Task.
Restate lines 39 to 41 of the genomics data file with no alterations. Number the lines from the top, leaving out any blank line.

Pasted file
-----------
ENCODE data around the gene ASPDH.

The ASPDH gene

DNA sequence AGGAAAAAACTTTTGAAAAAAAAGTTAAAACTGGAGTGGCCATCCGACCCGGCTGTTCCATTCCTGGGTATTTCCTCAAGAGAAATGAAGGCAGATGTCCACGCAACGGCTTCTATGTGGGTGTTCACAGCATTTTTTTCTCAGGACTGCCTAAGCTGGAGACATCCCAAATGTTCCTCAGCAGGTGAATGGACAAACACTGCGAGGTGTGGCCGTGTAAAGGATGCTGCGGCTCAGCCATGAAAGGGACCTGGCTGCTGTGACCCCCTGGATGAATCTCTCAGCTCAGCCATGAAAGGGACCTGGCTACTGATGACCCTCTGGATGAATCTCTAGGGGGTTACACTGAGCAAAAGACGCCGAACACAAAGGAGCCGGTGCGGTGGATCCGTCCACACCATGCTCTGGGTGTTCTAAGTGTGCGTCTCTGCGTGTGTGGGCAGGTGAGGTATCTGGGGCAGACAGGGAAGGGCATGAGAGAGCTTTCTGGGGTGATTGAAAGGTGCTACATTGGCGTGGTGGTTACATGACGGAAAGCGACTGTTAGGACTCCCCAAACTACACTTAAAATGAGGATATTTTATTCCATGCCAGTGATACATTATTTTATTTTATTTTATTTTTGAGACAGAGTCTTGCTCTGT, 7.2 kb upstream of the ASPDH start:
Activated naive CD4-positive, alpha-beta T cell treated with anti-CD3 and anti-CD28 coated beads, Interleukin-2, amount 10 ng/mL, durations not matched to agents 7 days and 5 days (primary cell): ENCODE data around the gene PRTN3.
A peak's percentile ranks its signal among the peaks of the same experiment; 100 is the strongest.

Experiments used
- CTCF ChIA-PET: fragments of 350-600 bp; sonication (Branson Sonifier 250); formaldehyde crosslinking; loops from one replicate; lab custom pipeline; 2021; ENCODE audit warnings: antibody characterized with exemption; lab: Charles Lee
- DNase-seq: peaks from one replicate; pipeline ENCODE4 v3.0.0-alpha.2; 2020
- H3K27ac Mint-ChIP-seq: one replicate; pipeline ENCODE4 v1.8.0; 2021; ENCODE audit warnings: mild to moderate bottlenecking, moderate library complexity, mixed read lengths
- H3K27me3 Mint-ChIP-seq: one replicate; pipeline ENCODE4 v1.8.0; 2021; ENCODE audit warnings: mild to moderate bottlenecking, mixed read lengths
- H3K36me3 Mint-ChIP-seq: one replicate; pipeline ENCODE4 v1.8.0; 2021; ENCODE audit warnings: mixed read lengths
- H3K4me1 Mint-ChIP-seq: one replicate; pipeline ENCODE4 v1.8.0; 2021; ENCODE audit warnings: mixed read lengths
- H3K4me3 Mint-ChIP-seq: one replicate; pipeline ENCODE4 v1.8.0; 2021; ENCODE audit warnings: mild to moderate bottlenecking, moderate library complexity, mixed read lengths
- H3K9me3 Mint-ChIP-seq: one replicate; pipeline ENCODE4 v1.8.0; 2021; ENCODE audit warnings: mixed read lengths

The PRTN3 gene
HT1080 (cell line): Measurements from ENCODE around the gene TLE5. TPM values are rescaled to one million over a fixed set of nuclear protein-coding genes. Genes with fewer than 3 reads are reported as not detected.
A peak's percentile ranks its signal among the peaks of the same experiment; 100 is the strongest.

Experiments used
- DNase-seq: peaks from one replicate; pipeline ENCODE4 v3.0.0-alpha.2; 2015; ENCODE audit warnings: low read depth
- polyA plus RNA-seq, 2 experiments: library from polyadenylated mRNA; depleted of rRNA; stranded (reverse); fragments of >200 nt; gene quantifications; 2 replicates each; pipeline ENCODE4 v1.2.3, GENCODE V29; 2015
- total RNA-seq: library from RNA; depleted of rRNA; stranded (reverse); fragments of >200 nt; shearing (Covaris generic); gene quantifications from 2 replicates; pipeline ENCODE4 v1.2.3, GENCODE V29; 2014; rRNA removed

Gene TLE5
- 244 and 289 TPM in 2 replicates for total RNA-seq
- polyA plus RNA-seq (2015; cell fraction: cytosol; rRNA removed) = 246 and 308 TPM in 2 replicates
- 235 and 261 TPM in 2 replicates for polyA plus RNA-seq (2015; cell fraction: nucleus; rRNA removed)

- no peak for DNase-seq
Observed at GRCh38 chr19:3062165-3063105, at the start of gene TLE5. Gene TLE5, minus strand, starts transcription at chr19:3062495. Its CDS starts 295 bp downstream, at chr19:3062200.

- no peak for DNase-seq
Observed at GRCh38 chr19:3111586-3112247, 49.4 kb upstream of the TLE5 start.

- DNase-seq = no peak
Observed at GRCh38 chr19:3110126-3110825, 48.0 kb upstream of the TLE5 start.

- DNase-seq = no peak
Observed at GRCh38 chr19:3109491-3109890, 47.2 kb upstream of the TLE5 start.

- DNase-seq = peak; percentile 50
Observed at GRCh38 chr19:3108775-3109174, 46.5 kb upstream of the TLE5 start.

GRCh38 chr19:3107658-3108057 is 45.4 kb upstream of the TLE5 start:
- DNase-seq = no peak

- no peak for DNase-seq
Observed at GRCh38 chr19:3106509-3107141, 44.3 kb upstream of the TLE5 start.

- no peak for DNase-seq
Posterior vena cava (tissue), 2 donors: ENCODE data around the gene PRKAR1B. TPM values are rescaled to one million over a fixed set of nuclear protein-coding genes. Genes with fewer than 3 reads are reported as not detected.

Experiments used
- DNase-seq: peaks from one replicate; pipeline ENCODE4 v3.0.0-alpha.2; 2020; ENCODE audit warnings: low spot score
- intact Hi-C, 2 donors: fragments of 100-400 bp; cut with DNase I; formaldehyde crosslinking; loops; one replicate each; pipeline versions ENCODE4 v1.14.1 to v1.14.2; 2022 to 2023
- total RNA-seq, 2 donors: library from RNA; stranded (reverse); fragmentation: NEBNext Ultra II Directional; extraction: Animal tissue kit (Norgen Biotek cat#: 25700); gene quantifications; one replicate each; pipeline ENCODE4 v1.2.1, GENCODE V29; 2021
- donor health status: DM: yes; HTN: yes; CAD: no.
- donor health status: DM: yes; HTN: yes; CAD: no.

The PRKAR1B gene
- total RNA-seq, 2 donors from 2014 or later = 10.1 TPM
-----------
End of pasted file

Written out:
Observed at GRCh38 chr19:3106509-3107141, 44.3 kb upstream of the TLE5 start.

- no peak for DNase-seq
Posterior vena cava (tissue), 2 donors: ENCODE data around the gene PRKAR1B. TPM values are rescaled to one million over a fixed set of nuclear protein-coding genes. Genes with fewer than 3 reads are reported as not detected.